GOOD PEOPLE, A BAD THING: Amy Mickelson has been diagnosed with breast cancer, it was revealed in a news release last Wednesday. Phil Mickelson withdrew from the HP Byron Nelson Championship and pulled out of this week's Crowne Plaza Invitational, which he won in 2008, to be with his family.
For those who thought Amy Mickelson was a bubbly, blond trophy wife, just read this or this or this. As for her husband, it's likely he doesn't even know when he will play again. And it's a definite that he doesn't care. No one puts family before golf more so than does he.
THINK PINK: To show support for the Mickelson family, players and caddies at the Nelson wore pink ribbons on their hats Sunday, symbolizing the fight against breast cancer. Champion Rory Sabbatini wore a pink shirt, while John Daly, competing on the European Tour, wore pink pants.
You could pull an M. Emmett Walsh (see: "The Jerk") and randomly pick a name out of a phone book, and it's likely cancer has affected them on some level. Support is good, like the kind the Mickelsons have also gotten from Darren Clarke, who lost his wife to breast cancer in 2006, and Tiger Woods. Prayer, however, is better.
FULL NELSON: As mentioned, Sabbatini won the Byron Nelson Championship, setting a tournament 72-hole scoring record (19 under) in the process. The win was the fifth of his PGA Tour career, which also includes the 2007 Colonial event.
The fact that his last two wins have come in Texas shouldn't come as a surprise. He has a Don't-Mess-With-Me attitude and lives in the Lone Star State. Of course, if it was so obvious that he was going to perform well this week then why did I pick David Toms (MC) to win? Because I'm not a gypsy. I have no idea what's going to happen in the future.
TSENG A FINAL SONG: Yani Tseng prevailed in a shoot-out at the LPGA Corning Classic. Her 62-67 weekend was good enough for a one-shot victory over Paula Creamer and Soo Yun Kang.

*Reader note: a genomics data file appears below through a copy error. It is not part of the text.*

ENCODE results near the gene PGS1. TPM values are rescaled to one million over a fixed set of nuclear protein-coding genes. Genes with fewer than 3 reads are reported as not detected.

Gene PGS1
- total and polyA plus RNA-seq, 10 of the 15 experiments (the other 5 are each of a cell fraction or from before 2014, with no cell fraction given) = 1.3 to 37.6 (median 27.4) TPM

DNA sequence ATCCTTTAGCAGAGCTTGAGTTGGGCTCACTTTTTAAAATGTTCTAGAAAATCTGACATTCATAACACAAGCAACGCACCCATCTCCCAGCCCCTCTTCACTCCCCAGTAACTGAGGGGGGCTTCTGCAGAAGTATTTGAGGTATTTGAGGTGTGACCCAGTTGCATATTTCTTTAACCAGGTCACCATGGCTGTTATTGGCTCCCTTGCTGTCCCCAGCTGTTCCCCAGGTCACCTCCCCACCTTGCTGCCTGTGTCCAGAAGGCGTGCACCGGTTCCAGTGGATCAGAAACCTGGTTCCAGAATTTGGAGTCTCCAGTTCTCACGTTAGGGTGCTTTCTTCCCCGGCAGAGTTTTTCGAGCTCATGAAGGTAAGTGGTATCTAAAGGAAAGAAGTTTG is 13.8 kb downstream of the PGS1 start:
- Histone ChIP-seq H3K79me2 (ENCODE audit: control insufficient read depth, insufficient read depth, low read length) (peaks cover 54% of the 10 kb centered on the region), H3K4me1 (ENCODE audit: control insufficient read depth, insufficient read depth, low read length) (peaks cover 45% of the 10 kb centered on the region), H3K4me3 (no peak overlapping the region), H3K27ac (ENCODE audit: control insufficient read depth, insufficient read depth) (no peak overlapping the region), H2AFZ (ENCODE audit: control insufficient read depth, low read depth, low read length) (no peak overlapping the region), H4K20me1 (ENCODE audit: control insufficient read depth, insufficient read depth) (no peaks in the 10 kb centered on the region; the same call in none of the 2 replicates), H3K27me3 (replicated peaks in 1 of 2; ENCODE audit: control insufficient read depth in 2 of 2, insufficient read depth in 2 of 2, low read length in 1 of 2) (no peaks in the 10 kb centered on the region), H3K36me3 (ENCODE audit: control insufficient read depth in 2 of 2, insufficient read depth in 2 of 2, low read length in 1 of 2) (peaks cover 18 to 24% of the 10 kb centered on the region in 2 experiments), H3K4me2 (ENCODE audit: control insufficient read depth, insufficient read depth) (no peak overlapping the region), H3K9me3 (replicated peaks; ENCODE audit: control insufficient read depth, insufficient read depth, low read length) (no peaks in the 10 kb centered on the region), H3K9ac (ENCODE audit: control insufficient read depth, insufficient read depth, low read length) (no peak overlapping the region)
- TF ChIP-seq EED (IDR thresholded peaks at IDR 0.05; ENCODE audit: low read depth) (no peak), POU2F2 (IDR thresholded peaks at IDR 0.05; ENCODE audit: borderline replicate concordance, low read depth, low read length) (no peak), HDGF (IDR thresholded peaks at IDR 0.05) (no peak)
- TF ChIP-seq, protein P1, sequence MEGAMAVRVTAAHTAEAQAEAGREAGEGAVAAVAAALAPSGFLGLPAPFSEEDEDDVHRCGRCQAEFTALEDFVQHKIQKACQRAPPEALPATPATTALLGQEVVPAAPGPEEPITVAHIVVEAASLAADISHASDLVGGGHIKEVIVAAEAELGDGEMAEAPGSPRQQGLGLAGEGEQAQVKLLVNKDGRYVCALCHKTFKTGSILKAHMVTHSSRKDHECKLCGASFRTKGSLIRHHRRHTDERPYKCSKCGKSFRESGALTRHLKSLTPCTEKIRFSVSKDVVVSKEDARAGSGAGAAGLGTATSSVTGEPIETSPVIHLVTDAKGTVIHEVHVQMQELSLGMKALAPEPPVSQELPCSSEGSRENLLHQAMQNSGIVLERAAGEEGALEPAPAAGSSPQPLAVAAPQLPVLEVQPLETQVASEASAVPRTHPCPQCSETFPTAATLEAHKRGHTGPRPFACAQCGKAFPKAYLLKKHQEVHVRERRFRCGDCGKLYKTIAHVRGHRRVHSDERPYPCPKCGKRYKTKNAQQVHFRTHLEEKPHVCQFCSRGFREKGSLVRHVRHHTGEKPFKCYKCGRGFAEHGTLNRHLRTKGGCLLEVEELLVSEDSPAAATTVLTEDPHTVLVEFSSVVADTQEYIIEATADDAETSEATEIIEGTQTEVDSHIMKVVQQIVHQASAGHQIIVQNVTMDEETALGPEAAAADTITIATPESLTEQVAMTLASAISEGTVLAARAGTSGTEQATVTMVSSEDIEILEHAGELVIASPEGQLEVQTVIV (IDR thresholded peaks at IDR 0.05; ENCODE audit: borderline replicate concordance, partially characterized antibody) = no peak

Tseng will not get a chance to defend her title next year as this was the 31st and final edition of the Corning. It's a shame to see this one go. Corning, N.Y. is a great little town and an enjoyable place to contest a tournament. But in an economy that is crushing the big guys, the little ones have little chance.
"ABOUT FRIGGIN TIME": Michael Allen, competing in his first Champions Tour event, won the Senior PGA Championship at Canterbury Golf Club. Needing par on the final hole to secure victory, Allen made birdie for a two-stroke triumph over 1987 Masters champion Larry Mize.
Allen has played 271 times on the regular tour and never won. He's played once as a senior and has a perfect record. The math equals him playing with people his own age. Pride says otherwise. Allen is exempt on the PGA Tour (No. 106 on the 2008 money list) and has made nine of 12 cuts this year. With the kind of confidence that only winning can breed, you have to believe that he believes that he can still win against the younger set.
SEALED WITH A KISS: Paul Casey birdied his final two holes Sunday to earn a one-stroke victory at the BMW PGA Championship, the European Tour's most prestigious non-major event. Fellow Brit Ross Fischer closed in 64, but came up just short of a playoff.